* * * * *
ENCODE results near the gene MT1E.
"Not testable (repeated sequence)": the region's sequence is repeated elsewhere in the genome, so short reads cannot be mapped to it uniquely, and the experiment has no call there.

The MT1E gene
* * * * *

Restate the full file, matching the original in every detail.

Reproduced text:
ENCODE results near the gene MT1E.
"Not testable (repeated sequence)": the region's sequence is repeated elsewhere in the genome, so short reads cannot be mapped to it uniquely, and the experiment has no call there.

The MT1E gene